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A Production of

Bucorvus abyssinicus, Northern Ground Hornbill
Dr. Amy Balanoff - Columbia University
Bucorvus abyssinicus
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skull
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Texas Memorial Museum (TMM M-5946)

Image processing: Dr. Amy Balanoff
Publication Date: 16 Feb 2004

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The hornbills comprise Bucerotiformes, which is divided into two distinct groups, Bucerotidae and the Bucorvidae (ground hornbills), all of which are easily distinguished from other birds by the large casque that sits on top of their skull.

bucorvus
casque

This distinctive feature is formed by the expansion of the posterior end of the upper mandible and is comprised of a bony core at the base that may be either highly cancellated (as in Bucorvus) or more solid. A keratinous sheath overlies the bony base of the casque. The function of the casque is debatable, it likely is used as a identification device for hornbills, imparting such information as species, sex, and age. The hollow nature of the casque may also be utilized to amplify communications between hornbills (Alexander et al., 1994).

The closest relatives of the hornbills reportedly are the whoopoes, woodhoopoes, and scimitarbills (Upupiformes; Sibley and Alquist, 1991). Hornbills are found only in the Old World from Africa to India, the Malaysian archipelago, New Guinea, and the Solomon Islands. Despite their expansive distribution, their fossil record is sparse. Up to this time, hornbill fossils date back as far as the Mid-Miocene of Morrocco, but the only material that has been identified with any certainty is attributed to the ground hornbills (Olson, 1985).

Bucerotiforms are easily distinguished from other birds not only by their large casque, but also by a number of other distinctive features. Other skeletal characters include the fusion of the atlantal and axial vertebrae and the possession of an accessory supraoccipital condyle in addition to the basioccipital condyle (this feature is seen easily in the 3D reconstructions of the skull of Bucorvus abyssinicus). The buceriforms also lack a middle lobe to their kidney (Johnson, 1979) and possess long, flattened eyelashes (Kemp, 1995).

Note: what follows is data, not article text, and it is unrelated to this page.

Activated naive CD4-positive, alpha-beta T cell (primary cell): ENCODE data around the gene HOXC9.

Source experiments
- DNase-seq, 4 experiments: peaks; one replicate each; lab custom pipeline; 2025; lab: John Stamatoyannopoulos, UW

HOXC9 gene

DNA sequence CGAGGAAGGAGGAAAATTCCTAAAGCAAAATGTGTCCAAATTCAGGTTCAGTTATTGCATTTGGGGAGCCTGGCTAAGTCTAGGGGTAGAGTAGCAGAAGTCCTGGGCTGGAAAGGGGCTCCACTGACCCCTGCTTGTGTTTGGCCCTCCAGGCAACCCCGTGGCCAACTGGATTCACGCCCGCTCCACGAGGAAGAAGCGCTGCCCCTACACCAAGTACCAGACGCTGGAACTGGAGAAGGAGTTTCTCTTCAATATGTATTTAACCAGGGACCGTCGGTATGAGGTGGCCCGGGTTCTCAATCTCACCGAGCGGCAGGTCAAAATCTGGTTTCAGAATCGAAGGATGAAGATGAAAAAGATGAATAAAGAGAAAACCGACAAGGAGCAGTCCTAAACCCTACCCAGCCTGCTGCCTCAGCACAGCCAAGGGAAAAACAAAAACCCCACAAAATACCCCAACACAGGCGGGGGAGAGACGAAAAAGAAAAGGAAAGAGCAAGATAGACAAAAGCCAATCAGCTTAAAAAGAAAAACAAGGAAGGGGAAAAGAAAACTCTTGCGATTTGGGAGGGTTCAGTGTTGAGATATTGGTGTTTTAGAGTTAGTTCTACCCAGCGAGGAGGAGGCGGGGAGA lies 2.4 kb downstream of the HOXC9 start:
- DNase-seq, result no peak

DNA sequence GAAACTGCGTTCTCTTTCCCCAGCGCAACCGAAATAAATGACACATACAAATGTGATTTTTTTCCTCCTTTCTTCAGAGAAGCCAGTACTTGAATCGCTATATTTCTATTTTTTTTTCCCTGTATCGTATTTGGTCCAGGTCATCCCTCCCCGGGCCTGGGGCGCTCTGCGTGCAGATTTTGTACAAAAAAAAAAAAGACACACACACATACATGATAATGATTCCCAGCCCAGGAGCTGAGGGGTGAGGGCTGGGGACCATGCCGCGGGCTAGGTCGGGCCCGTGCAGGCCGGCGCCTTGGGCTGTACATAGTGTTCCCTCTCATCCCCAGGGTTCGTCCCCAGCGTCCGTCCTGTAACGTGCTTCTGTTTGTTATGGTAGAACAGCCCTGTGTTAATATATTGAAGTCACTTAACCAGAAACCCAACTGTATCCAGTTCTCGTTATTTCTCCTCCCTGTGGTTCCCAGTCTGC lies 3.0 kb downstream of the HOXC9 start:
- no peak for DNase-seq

skull
hornbill

Bucorvus abyssinicus, the northern ground hornbill, and B. leadbeateri, the southern ground hornbill, are the sole members of Bucorvidae, the most basally diverging taxon within Bucerotiformes. They are distinguished from other bucerotiforms by the possession of 15 (instead of 14) cervical vertebrae, elongated tarsi, the absence of the cranial carotid arteries, and by not sealing the entrance to their nest cavity (Kemp, 1995).

Both species of ground hornbills live in Africa; however, B. abyssinicus inhabits the northern portion of sub-Saharan Africa south to the equator while the range of B. leadbeateri extends from the equator to the southern tip of the continent. Both species inhabit savannah and grassland-type environments, and their ranges actually overlap in Kenya. The two ground hornbills are incredibly similar in appearance, but B. abyssinicus is distinguished from B. leadbeateri by a higher casque with three lobes and a large yellow patch at its base (Kemp, 1995).

Buvorvus abyssinicus typically travels in pairs, trios, or quartets but breeds in pairs. They are primarily carnivorous birds, consuming small organisms such as tortoises, lizards, amphibians, mammals, other birds, and insects (although they may supplement their diet with nuts, fruit, and seeds). The northern ground hornbill enjoys fairly stable numbers; although the numbers of its southern relative are declining rapidly due to the development of their habitat (Kemp, 1995).